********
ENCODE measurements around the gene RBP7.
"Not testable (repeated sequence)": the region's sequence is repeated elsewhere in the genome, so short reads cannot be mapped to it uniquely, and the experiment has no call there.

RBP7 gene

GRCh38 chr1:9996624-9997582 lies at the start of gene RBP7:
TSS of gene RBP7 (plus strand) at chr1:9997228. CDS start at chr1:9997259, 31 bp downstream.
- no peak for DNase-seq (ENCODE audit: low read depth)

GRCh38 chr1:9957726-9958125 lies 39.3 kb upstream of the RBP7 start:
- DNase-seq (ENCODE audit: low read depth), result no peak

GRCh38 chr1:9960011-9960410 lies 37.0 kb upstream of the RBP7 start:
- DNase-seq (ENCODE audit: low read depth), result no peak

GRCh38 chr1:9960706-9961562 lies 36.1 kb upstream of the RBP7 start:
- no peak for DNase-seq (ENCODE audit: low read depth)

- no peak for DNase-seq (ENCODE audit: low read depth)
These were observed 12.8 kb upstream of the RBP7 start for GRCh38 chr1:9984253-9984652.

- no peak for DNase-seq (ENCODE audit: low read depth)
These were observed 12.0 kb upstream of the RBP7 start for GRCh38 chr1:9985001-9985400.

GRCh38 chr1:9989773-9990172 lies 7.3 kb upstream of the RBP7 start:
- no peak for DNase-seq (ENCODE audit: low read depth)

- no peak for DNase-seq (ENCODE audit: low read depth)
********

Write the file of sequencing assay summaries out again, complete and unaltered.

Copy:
ENCODE measurements around the gene RBP7.
"Not testable (repeated sequence)": the region's sequence is repeated elsewhere in the genome, so short reads cannot be mapped to it uniquely, and the experiment has no call there.

RBP7 gene

GRCh38 chr1:9996624-9997582 lies at the start of gene RBP7:
TSS of gene RBP7 (plus strand) at chr1:9997228. CDS start at chr1:9997259, 31 bp downstream.
- no peak for DNase-seq (ENCODE audit: low read depth)

GRCh38 chr1:9957726-9958125 lies 39.3 kb upstream of the RBP7 start:
- DNase-seq (ENCODE audit: low read depth), result no peak

GRCh38 chr1:9960011-9960410 lies 37.0 kb upstream of the RBP7 start:
- DNase-seq (ENCODE audit: low read depth), result no peak

GRCh38 chr1:9960706-9961562 lies 36.1 kb upstream of the RBP7 start:
- no peak for DNase-seq (ENCODE audit: low read depth)

- no peak for DNase-seq (ENCODE audit: low read depth)
These were observed 12.8 kb upstream of the RBP7 start for GRCh38 chr1:9984253-9984652.

- no peak for DNase-seq (ENCODE audit: low read depth)
These were observed 12.0 kb upstream of the RBP7 start for GRCh38 chr1:9985001-9985400.

GRCh38 chr1:9989773-9990172 lies 7.3 kb upstream of the RBP7 start:
- no peak for DNase-seq (ENCODE audit: low read depth)

- no peak for DNase-seq (ENCODE audit: low read depth)